The specialists in UW Health's ENT clinics are experts in otolaryngology and head and neck surgery. Our clinics provide a wide range of general and specialized care for adults and children.
New advances in surgical techniques and expert care provided by internationally recognzied surgeons has made a significant difference in the quality of life for patients. Meet a few of our patients, and hear their stories through the following videos.
Imagine living with someone who screamed more than 1,000 times a day, at the decibel level louder than a lawn mower. The Hanegraaf family of Appleton, Wis., lived in misery for three and a half years until a UW Health surgeon came up with a solution.
At age 19, Jacob Marshall already had more than 36 surgeries. And it's likely he will need many more. Marshall suffers from a rare condition called recurrent respiratory papillomatosis, a disease that affects only three to five people out of 100,000. Small benign growths grow and re-grow on Jacob's larynx, in and around his vocal folds. When the growths get too large, they begin to affect his ability to speak and breathe.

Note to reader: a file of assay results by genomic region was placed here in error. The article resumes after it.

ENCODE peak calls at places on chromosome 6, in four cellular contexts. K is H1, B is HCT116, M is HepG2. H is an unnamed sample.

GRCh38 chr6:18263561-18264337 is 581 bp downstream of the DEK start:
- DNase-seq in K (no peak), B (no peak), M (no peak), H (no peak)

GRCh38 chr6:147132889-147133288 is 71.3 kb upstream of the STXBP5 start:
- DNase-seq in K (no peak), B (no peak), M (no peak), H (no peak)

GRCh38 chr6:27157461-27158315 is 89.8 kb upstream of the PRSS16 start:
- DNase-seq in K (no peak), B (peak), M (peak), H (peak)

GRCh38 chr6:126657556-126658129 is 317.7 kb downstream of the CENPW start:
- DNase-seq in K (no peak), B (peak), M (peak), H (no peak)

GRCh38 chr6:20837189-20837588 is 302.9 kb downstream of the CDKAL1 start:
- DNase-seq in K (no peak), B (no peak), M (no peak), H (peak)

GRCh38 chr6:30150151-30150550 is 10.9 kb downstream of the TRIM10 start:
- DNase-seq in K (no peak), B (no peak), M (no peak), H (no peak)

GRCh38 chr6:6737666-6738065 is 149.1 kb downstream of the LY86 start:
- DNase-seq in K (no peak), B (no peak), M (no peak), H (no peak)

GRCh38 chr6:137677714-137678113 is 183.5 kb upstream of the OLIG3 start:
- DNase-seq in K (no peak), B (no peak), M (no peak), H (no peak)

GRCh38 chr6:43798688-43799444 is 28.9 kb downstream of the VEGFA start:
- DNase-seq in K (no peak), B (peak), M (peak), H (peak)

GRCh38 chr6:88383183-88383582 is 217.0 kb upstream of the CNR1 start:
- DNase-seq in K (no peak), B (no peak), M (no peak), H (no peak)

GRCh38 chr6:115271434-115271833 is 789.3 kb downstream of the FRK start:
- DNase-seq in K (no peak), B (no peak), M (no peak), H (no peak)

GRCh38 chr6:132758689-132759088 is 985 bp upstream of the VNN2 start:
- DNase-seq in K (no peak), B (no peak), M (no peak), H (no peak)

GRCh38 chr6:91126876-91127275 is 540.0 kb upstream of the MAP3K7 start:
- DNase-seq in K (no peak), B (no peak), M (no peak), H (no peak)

Dr. Amy Servais
There were times with Dr. Amy Servais, a family physician from the Fox Valley, could barely be heard speaking when there was background noise. Complications from surgery left her with a paralyzed vocal cord and she often struggled to be heard. Patients always thought she was sick. Communicating with her own children was equally challenging.
Servais turned to Dr. Seth Dailey, UW Health otolaryngologist, for a solution. Through a surgical procedure, Dr. Dailey helped the vocal cords actually close and restore Servais's voice. After follow up therapy to relearn how to talk without compensating for the hoarseness, Servais can now speak clearly no matter the situation.
As a palliative care physician in Neenah, Dr. Jack Swanson relies on his voice. When he increasingly experienced hoarseness, he made appointment for an examination. When lesions were discovered on the vocal cords, the physician recommended surgical removal.
Swanson consulted with Dr. Seth Dailey, UW Health otolaryngologist. White lesions can be a sign or cancer or precancer, and in Swanson's case were actually both. Dr. Dailey recommended laser removal of the lesions. The minimally invasive procedure successfully treated Swanson's cancer, and helped his voice return to full volume.